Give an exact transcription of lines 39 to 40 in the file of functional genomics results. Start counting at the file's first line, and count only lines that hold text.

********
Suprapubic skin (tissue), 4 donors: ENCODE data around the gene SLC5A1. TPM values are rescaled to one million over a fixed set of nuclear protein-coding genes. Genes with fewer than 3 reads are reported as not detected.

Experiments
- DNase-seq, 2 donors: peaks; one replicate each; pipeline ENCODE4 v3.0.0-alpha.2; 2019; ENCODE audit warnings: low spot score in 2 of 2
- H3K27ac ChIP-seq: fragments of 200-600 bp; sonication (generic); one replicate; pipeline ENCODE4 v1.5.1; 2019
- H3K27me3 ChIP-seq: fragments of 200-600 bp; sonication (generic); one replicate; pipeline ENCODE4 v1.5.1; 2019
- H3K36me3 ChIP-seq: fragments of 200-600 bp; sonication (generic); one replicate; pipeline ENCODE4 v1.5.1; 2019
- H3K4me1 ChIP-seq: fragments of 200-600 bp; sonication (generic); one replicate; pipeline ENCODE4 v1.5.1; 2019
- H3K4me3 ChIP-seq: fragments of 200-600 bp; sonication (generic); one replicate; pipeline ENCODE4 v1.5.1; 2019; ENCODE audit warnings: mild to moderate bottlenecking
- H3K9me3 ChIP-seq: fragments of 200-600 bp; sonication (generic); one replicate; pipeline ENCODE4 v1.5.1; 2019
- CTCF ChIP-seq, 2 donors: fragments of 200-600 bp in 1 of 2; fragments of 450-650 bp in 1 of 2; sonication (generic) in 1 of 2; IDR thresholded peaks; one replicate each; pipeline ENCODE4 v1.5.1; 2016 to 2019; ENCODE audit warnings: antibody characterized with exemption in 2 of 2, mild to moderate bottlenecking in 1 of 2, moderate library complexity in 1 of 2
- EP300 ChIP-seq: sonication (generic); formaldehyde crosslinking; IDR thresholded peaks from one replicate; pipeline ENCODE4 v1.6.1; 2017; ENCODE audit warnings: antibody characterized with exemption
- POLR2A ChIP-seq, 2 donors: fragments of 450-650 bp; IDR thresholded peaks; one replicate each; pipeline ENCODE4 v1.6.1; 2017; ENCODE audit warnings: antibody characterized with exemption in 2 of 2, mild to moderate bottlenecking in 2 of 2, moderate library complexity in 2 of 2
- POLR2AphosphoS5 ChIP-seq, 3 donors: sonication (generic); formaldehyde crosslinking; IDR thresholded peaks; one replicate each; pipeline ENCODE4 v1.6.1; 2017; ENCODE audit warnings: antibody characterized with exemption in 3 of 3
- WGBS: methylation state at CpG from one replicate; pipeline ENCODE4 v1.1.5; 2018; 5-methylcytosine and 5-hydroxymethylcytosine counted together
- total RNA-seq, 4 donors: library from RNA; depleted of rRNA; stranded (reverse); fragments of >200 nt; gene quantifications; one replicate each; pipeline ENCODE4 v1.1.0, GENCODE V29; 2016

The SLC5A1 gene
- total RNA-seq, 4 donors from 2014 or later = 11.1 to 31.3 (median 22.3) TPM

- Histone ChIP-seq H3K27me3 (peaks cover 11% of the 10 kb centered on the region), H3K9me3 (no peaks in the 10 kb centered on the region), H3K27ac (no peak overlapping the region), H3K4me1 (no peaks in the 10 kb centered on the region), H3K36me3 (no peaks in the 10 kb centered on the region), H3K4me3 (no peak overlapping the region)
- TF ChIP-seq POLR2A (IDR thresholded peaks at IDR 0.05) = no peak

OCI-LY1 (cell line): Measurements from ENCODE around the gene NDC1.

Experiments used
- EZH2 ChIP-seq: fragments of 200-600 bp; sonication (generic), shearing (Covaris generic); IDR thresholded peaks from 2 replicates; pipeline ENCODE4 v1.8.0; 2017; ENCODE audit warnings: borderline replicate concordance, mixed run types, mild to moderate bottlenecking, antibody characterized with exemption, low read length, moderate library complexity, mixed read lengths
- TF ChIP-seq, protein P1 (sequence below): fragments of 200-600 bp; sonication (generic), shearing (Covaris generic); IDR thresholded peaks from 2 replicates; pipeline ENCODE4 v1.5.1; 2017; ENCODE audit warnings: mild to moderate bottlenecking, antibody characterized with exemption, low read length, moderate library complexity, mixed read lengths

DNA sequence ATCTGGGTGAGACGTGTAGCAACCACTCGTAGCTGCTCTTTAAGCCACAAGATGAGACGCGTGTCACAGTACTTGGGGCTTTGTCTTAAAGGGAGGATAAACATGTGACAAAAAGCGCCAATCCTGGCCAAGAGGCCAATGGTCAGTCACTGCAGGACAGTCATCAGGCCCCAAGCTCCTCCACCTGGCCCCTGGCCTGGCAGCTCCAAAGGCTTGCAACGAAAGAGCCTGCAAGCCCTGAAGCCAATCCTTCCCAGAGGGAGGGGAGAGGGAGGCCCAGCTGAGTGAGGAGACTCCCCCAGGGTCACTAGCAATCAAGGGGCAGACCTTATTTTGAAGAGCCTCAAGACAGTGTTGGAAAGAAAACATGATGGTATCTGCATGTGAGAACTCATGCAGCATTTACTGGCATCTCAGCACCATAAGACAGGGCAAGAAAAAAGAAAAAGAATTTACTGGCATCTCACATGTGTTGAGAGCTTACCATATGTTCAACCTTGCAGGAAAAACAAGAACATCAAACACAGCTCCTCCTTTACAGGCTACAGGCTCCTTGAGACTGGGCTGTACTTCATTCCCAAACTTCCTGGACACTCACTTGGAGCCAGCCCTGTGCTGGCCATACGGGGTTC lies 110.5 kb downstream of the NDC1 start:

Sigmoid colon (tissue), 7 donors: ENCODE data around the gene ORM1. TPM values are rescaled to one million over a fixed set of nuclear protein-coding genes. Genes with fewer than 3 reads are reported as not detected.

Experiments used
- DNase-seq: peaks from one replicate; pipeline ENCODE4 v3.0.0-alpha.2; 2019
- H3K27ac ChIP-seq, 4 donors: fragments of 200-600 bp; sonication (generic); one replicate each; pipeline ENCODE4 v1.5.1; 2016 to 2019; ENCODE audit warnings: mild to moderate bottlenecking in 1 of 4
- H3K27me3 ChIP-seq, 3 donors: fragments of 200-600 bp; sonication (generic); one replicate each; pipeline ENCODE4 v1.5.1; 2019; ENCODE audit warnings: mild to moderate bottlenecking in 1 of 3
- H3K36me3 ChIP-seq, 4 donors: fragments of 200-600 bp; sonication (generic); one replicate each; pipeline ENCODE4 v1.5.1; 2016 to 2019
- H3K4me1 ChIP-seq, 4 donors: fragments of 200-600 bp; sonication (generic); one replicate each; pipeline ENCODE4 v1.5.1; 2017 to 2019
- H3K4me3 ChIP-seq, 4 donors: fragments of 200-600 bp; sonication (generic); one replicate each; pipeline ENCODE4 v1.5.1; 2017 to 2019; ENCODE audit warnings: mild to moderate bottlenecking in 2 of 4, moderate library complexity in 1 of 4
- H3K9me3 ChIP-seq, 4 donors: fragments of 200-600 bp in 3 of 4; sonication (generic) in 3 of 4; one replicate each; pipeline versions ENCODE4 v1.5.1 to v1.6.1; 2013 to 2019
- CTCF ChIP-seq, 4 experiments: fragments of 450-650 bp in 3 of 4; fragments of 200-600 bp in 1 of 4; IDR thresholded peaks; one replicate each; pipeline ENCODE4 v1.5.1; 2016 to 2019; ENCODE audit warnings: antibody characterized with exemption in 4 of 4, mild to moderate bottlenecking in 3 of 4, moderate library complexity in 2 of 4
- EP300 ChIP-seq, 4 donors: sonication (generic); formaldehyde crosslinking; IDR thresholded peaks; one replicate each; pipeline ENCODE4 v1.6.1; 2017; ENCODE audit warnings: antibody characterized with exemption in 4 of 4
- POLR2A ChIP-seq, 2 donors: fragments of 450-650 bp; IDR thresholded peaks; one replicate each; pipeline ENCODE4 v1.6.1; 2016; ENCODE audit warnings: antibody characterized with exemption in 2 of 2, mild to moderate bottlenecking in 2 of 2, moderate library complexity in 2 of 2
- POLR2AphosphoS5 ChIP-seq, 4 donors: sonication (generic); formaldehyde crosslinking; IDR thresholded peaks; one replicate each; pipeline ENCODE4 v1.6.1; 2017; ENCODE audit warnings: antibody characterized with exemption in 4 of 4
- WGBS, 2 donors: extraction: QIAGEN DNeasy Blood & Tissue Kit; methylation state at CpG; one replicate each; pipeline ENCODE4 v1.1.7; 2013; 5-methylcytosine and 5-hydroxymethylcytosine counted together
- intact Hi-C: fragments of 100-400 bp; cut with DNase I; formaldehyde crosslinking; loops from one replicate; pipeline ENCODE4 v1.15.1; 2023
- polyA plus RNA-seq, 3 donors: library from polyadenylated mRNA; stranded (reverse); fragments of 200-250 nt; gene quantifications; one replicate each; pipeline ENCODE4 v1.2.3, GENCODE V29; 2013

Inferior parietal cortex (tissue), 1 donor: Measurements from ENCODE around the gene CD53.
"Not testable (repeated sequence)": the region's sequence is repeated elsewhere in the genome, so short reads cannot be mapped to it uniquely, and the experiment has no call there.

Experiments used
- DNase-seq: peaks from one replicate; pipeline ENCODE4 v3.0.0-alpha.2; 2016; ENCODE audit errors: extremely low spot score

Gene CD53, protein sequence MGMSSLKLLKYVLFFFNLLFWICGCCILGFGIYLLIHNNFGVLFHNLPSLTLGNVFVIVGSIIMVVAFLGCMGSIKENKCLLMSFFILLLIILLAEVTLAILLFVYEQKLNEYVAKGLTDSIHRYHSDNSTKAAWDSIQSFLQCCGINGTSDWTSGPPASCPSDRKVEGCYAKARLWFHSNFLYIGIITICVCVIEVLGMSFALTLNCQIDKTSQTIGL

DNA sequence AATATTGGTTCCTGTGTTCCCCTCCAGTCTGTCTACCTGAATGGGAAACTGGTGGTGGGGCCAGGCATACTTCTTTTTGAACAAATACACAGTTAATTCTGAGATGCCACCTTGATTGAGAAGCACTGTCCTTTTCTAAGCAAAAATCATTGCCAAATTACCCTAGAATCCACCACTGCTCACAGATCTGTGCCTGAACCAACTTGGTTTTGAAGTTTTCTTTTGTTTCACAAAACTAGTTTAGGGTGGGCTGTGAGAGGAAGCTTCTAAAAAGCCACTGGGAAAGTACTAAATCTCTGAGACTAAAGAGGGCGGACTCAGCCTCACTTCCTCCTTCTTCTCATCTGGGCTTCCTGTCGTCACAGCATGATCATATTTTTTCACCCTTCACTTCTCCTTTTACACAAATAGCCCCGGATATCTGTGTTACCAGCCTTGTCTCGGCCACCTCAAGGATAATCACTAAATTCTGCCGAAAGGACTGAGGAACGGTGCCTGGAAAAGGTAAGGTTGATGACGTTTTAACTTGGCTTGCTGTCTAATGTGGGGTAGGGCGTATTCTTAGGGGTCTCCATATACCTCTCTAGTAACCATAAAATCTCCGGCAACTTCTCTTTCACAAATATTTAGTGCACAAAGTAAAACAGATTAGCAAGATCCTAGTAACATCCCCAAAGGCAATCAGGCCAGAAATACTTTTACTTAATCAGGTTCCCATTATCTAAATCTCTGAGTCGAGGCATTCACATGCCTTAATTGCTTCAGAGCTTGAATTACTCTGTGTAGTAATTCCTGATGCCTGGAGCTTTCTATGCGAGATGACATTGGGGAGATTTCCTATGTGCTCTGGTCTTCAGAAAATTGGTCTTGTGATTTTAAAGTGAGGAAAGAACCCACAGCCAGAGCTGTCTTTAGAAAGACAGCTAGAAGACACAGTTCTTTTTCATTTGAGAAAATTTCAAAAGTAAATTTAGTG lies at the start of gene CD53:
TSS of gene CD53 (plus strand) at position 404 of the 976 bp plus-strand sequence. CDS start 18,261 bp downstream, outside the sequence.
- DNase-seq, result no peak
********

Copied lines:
- intact Hi-C: fragments of 100-400 bp; cut with DNase I; formaldehyde crosslinking; loops from one replicate; pipeline ENCODE4 v1.15.1; 2023
- polyA plus RNA-seq, 3 donors: library from polyadenylated mRNA; stranded (reverse); fragments of 200-250 nt; gene quantifications; one replicate each; pipeline ENCODE4 v1.2.3, GENCODE V29; 2013